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Somatization: Treatment and prognosis

Donna B Greenberg, MD
Section Editor
Joel Dimsdale, MD
Deputy Editor
David Solomon, MD


Somatization is a syndrome of nonspecific physical symptoms that are distressing and may not be fully explained by a known medical condition after appropriate investigation. This syndrome has also been called "medically unexplained symptoms," "medically unexplained physical symptoms," "functional somatic symptoms," and "somatic symptom disorders." The symptoms are associated with distress and may be caused or exacerbated by anxiety, depression, and interpersonal conflicts [1-4]. Somatization can be conscious or unconscious and may be influenced by a desire for the sick role or for personal gain [1].

Somatization often occurs in primary care patients [5]. It increases use of medical services independent of any accompanying psychiatric or nonpsychiatric disorder, and leads to frustration in both the patient and the clinician [4,6-9].

This topic reviews the treatment and prognosis of somatization. The epidemiology, pathogenesis, clinical features, and medical evaluation of somatization; diagnosis of specific disorders; and the treatment and prognosis of hypochondriasis and conversion disorder are discussed separately. (See "Somatization: Epidemiology, pathogenesis, clinical features, medical evaluation, and diagnosis" and "Illness anxiety disorder: Treatment and prognosis" and "Conversion disorder in adults: Treatment".)


The term "somatization" as used in this topic refers to a syndrome consisting of physical symptoms that cause substantial distress and psychosocial impairment, and in some instances, are not explained by a known general medical disease. The syndrome has also been referred to as medically unexplained symptoms and functional somatic symptoms. Somatization can be viewed as a dimensional syndrome with a spectrum of expression ranging from the exaggeration of common symptoms to unrelenting disabling symptoms [10]. The same principles of management apply to patients across the spectrum.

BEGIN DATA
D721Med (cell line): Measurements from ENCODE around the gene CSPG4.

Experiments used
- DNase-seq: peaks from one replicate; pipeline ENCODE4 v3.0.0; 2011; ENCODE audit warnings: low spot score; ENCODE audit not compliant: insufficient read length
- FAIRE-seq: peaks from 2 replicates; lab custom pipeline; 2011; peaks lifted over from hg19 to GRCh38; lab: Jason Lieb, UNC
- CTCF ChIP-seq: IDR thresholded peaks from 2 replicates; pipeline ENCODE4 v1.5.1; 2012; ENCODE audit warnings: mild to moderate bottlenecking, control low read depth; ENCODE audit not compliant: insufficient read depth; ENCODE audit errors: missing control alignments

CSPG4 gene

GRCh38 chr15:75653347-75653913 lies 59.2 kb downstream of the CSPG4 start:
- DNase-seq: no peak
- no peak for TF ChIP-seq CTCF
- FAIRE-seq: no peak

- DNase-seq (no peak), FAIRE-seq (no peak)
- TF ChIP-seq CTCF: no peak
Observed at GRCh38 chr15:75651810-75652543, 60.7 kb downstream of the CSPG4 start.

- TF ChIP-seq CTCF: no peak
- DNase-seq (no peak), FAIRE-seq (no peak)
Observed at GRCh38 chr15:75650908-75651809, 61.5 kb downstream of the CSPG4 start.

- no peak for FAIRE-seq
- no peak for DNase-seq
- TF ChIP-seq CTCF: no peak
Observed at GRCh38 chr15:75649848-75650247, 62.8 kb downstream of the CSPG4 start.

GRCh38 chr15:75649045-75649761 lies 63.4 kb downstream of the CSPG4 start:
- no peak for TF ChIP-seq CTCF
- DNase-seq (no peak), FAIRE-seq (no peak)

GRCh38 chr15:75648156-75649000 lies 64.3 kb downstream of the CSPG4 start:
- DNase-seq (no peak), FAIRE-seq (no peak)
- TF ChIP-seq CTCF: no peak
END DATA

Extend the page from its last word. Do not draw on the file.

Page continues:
Somatization is an overarching term that encompasses many different illnesses and terms including “somatoform disorders,” which is a group of disorders that are recognized in the World Health Organization's International Classification of Diseases-10th Revision (ICD-10) [11], and were previously described in the American Psychiatric Association's Diagnostic and Statistical Manual, Fourth Edition, Text Revision (DSM-IV-TR) (table 1) [12]. (See "Somatization: Epidemiology, pathogenesis, clinical features, medical evaluation, and diagnosis", section on 'Somatoform disorders'.)


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Literature review current through: Sep 2016. | This topic last updated: May 18, 2015.
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